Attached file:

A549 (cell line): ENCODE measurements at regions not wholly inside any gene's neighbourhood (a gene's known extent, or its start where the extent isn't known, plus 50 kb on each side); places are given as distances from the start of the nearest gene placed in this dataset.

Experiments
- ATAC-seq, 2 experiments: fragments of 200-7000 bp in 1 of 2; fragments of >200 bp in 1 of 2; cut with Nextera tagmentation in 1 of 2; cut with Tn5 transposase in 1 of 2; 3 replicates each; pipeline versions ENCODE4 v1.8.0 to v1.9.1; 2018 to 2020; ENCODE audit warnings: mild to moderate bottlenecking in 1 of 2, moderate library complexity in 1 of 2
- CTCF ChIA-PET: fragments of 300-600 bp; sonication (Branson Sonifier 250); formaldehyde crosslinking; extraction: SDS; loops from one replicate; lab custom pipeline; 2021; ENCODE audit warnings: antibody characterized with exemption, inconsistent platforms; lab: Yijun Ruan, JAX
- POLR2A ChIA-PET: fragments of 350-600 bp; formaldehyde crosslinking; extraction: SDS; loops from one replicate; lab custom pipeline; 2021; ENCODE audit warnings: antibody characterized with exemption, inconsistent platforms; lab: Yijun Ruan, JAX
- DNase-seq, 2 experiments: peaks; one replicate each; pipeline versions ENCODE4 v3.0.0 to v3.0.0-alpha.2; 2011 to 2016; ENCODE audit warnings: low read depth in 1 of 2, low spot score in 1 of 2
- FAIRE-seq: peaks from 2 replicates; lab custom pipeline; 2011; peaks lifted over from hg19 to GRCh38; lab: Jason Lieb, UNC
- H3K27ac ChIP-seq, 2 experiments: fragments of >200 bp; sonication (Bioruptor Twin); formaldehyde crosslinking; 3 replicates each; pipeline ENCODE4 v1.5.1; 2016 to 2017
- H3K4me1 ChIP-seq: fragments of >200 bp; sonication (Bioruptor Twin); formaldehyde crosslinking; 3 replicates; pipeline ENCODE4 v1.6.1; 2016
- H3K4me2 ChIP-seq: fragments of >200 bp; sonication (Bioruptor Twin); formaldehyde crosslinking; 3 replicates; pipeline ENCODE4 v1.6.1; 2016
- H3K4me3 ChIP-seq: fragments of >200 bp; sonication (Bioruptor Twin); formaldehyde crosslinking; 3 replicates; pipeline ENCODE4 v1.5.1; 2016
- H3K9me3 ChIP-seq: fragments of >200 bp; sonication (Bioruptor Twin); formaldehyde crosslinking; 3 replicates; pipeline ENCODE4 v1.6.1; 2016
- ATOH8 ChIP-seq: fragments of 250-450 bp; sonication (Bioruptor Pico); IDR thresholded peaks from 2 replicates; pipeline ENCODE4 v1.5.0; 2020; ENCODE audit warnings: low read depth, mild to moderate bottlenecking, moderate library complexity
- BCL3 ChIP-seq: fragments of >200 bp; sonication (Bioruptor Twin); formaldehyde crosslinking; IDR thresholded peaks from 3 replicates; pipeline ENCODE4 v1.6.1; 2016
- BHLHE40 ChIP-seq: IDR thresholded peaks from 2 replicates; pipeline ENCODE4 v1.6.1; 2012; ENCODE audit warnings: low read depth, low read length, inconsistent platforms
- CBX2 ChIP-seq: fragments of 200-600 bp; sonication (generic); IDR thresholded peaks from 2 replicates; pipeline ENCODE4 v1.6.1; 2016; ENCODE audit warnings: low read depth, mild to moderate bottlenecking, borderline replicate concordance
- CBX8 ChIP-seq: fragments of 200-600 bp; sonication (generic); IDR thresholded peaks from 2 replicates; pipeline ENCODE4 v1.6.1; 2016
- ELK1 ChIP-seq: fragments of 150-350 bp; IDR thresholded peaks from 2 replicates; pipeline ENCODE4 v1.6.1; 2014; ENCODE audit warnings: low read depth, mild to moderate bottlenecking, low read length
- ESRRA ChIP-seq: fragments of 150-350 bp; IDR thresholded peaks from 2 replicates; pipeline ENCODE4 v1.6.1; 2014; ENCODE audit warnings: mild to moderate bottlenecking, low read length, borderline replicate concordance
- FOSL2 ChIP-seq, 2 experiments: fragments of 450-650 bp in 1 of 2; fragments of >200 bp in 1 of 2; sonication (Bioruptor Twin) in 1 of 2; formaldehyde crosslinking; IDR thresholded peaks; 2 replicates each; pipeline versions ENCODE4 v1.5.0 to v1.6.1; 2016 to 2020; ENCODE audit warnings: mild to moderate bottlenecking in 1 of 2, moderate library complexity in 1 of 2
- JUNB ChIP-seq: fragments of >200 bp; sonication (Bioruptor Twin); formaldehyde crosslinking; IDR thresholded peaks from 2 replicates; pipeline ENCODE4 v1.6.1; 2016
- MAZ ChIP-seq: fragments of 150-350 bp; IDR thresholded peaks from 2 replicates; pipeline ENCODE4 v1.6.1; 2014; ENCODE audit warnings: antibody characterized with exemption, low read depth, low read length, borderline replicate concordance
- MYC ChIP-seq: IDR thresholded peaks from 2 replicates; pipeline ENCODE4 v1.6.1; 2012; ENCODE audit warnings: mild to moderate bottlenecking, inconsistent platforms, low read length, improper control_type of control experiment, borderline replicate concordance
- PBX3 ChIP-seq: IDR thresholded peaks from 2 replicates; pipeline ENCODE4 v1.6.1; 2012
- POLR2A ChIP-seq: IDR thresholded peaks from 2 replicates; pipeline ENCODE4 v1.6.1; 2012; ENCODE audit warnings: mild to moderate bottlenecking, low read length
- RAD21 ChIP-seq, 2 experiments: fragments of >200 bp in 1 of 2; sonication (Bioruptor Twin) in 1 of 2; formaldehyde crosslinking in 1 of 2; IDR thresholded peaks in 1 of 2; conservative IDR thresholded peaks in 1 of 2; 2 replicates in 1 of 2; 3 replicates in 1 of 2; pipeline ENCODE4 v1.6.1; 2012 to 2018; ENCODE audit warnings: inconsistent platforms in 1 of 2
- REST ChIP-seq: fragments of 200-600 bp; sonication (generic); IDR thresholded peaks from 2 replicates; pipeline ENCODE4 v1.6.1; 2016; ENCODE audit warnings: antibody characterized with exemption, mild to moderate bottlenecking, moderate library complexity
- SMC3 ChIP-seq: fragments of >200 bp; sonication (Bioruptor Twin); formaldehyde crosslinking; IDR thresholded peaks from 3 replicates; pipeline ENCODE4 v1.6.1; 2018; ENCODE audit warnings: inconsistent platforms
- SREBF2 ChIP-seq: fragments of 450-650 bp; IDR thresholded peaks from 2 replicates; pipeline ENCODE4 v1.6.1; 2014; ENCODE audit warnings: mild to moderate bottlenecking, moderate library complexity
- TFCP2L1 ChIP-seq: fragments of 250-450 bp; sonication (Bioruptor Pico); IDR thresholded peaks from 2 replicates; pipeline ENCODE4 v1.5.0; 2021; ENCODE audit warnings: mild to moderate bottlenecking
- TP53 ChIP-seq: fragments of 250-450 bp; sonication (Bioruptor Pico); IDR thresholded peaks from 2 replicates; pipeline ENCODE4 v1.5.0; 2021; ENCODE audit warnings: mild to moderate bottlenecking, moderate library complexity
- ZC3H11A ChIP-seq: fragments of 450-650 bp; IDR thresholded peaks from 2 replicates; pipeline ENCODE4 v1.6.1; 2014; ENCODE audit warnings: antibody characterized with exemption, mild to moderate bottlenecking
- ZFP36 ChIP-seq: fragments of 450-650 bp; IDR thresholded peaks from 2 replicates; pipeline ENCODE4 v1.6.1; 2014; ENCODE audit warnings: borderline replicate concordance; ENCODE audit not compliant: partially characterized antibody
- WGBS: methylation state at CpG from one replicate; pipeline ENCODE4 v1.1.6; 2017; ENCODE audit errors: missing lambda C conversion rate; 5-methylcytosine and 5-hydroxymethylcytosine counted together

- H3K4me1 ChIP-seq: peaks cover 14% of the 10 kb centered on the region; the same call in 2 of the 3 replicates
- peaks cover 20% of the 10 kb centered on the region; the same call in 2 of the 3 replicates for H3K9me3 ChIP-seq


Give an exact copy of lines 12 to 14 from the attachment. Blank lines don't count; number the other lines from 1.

- H3K9me3 ChIP-seq: fragments of >200 bp; sonication (Bioruptor Twin); formaldehyde crosslinking; 3 replicates; pipeline ENCODE4 v1.6.1; 2016
- ATOH8 ChIP-seq: fragments of 250-450 bp; sonication (Bioruptor Pico); IDR thresholded peaks from 2 replicates; pipeline ENCODE4 v1.5.0; 2020; ENCODE audit warnings: low read depth, mild to moderate bottlenecking, moderate library complexity
- BCL3 ChIP-seq: fragments of >200 bp; sonication (Bioruptor Twin); formaldehyde crosslinking; IDR thresholded peaks from 3 replicates; pipeline ENCODE4 v1.6.1; 2016